Up: Unlikely Heroes

In this image released by Disney/Pixar Films, animated characters Russell, left, and Carl Fredricksen are shown in a scene from the film, "Up." (AP Photo/Disney/Pixar)

I was afraid that "Up," Pixar’s newest sensation, would turn out to be a mediocre, overhyped movie, but it wasn’t. Far from it.

"Up" was the best movie I’ve seen in a long while, with its unlikely heroes, talking dogs and the bizarre physics that allow a 78-year-old man to attach helium-filled balloons to his house in order to make it fly.

The house seems to get most of the time in the commercials and trailers for the movie, but in reality it’s the grumpy, curmudgeonly Carl Fredricksen (Ed Asner) and his hyper, odd little sidekick Russell (Jordan Nagai) who make the movie.

As the film starts, we see a retrospective of Carl’s life and his relationship with his beloved wife, Ellie.

When Ellie finally succumbs to old age, Carl decides to fulfill one of her dreams: having a house in the unexplored regions of South America. Instead of being boring and purchasing land in South America, however, Carl decides to simply bring his own house to South America… via attaching thousands and thousands of balloons to the house and steering it in the air with a weather vane.

The overly-chatty Russell just happens to be on the porch at the wrong time.

As usual in a Pixar movie, though, the characters and writing are far more critical than special effects and visual aspects of the production. Movie-watchers will empathize with Carl, Russell, the talking dog named Dug and even the villain at times.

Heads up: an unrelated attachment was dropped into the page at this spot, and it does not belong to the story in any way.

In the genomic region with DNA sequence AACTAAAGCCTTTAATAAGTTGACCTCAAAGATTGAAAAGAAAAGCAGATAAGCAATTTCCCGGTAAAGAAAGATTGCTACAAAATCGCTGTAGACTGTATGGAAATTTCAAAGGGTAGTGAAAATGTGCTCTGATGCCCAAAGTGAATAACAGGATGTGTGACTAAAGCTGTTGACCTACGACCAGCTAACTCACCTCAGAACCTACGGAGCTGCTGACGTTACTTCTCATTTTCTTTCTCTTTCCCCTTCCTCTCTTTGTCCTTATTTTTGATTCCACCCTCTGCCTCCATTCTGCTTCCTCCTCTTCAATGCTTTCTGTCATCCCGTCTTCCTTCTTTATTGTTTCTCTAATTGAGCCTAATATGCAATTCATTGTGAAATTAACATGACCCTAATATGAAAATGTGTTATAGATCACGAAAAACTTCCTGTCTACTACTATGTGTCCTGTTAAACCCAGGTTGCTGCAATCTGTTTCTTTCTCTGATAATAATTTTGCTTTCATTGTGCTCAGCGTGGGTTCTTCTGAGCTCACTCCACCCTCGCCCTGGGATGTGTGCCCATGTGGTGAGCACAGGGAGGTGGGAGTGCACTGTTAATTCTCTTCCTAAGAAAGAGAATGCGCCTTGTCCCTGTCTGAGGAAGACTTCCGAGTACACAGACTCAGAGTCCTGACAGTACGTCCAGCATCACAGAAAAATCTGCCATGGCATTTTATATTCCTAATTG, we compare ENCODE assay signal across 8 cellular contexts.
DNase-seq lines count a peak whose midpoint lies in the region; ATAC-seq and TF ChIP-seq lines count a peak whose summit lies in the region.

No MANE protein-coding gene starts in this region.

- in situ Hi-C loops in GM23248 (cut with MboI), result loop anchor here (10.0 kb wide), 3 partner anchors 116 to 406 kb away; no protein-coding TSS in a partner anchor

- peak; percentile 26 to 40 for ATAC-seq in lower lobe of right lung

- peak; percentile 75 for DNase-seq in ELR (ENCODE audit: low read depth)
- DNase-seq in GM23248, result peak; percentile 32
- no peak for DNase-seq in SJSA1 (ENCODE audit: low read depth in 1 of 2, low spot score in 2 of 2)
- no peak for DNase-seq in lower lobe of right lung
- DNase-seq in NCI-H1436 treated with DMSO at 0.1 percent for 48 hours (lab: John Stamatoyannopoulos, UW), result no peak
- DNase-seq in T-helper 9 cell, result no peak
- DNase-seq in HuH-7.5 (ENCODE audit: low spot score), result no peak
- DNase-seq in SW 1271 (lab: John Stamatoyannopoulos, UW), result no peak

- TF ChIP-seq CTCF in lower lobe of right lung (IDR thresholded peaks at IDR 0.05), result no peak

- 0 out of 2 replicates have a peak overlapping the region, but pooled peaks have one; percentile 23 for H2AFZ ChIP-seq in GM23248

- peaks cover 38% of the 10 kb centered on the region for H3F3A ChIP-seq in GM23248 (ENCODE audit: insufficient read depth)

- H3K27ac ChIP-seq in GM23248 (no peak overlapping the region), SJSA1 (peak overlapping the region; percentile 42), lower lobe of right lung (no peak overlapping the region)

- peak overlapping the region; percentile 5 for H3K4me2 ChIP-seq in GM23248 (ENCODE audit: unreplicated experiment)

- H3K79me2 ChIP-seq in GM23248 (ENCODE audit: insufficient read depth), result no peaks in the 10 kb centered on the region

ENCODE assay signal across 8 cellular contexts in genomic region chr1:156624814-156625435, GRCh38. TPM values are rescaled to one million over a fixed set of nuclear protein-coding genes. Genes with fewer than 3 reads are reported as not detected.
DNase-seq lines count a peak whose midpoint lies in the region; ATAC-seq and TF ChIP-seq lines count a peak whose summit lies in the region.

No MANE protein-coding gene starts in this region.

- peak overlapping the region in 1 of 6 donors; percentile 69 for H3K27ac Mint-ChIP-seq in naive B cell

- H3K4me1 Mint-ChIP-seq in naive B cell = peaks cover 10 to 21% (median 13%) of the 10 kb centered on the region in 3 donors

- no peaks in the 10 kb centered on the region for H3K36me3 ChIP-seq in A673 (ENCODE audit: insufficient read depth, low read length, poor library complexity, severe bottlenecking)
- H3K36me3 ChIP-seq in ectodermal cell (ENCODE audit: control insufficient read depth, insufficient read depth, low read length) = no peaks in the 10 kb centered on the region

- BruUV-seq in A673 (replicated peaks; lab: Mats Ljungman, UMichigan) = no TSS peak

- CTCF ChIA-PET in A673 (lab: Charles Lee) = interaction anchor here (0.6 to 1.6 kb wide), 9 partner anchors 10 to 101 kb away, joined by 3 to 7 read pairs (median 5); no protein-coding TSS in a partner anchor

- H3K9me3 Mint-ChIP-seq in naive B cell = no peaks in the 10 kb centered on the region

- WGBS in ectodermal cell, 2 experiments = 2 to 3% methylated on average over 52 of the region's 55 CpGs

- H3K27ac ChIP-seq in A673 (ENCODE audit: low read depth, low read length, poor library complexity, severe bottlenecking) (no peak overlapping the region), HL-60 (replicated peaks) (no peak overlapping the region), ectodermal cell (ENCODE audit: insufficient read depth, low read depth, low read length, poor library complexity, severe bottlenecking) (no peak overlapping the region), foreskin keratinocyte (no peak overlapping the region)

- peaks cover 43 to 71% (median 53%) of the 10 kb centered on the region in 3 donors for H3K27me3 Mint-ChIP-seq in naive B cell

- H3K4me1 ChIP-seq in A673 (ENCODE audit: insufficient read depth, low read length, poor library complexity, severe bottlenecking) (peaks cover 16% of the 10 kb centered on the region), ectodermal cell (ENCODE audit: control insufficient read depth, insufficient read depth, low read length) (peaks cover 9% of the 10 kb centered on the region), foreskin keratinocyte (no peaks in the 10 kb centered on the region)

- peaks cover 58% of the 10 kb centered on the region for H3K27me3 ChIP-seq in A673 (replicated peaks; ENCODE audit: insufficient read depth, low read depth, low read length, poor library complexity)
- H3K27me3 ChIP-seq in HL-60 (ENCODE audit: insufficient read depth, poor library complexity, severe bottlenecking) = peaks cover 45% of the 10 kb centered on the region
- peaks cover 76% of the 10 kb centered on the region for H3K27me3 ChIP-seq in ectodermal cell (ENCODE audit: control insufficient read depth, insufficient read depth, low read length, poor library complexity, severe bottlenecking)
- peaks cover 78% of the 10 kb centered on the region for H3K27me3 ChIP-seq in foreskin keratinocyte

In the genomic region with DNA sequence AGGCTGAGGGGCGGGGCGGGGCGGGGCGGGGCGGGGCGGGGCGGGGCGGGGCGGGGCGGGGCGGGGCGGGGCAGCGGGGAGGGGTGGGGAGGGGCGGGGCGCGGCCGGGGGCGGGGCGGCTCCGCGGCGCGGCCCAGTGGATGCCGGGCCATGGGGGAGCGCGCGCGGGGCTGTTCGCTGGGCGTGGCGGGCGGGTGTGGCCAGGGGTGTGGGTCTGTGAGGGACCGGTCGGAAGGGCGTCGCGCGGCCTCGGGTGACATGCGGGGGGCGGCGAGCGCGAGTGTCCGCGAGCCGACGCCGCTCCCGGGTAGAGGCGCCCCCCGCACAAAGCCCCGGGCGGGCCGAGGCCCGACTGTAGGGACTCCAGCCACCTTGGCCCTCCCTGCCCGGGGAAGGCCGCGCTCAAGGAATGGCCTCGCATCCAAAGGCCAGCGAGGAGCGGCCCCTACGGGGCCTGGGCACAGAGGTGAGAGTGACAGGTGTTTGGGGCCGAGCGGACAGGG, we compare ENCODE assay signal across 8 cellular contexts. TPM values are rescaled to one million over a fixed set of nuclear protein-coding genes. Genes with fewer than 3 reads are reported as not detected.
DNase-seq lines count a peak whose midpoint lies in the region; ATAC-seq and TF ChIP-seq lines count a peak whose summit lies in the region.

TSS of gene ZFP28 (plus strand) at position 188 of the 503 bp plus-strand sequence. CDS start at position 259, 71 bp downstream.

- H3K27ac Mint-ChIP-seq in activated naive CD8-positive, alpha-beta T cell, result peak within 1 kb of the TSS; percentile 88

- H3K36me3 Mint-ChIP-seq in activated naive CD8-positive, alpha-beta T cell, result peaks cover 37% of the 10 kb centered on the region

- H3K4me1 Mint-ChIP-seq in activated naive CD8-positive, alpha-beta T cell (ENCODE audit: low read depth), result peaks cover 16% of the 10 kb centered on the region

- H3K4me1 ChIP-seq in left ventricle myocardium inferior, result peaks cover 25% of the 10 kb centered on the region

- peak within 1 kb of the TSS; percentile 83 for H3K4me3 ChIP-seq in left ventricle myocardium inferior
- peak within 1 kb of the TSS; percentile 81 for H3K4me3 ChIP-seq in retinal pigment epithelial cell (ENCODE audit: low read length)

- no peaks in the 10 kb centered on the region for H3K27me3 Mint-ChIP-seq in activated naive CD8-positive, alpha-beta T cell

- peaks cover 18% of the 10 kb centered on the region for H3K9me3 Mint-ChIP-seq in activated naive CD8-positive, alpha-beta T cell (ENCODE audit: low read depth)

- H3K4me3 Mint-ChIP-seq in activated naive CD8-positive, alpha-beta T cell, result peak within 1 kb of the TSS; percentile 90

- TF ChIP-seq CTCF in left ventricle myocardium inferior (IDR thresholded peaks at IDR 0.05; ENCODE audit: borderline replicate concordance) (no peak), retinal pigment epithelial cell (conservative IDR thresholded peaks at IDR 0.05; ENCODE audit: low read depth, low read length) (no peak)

The writing is snappy, with plenty of good lines as well as visual gags, and the characterization is perfect. Ed Asner as a grumpy old man? Yep. And newcomer Nagai as a breathless, cute little Asian-American kid? Yep. And the wilds of Venezuala seem almost like an additional character.

Despite the movie’s solid heart, it’s not a tear-jerker, although I certainly admit I cried at one point. It’s far more funny than sad, as Carl attempts to deal with the major problems of old age –when is it time to move out of one’s house to an assisted living facility? — as well as the minor ones — malfunctioning hearing aids, walking with a cane and dealing with aches and pains.

"Up" is a great movie for adults and I strongly suspect kids will love it as well, especially if they have a grandparent or important elderly person in their lives.

(I found myself remembering my grandparents and two older people who were just as important to me when I was little: Leonard and Lily Mae K. Most of you probably don’t know them, because they pre-dated my time in Jackson, but I’m sure most of you have an important elderly person in your lives. Today would be a good day to thank them, but then again, what day wouldn’t be?)